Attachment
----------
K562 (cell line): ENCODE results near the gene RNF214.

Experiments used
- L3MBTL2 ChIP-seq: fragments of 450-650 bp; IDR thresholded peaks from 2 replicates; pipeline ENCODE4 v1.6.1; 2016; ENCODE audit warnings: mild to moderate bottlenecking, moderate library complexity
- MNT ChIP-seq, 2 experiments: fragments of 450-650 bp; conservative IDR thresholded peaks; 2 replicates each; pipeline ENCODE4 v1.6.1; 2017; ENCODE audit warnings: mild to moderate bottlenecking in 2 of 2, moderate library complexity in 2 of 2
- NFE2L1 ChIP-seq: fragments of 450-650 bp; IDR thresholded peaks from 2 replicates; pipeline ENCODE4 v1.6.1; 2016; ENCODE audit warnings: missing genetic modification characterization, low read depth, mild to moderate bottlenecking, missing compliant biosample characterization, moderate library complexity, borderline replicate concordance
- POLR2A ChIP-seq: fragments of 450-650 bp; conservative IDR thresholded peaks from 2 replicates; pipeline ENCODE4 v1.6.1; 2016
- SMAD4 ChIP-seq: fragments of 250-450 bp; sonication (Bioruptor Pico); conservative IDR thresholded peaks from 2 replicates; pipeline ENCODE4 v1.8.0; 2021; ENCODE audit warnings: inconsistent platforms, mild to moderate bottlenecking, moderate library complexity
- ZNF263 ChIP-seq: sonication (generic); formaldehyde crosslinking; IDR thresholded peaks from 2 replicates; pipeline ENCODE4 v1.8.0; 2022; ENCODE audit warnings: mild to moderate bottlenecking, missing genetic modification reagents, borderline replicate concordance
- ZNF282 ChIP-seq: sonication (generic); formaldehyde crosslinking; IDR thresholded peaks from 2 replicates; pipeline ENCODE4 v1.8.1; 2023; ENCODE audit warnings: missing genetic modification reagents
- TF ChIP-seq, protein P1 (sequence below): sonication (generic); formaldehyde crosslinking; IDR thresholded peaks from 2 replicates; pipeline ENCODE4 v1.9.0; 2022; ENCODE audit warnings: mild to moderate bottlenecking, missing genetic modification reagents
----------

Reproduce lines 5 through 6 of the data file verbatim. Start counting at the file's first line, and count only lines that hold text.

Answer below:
- NFE2L1 ChIP-seq: fragments of 450-650 bp; IDR thresholded peaks from 2 replicates; pipeline ENCODE4 v1.6.1; 2016; ENCODE audit warnings: missing genetic modification characterization, low read depth, mild to moderate bottlenecking, missing compliant biosample characterization, moderate library complexity, borderline replicate concordance
- POLR2A ChIP-seq: fragments of 450-650 bp; conservative IDR thresholded peaks from 2 replicates; pipeline ENCODE4 v1.6.1; 2016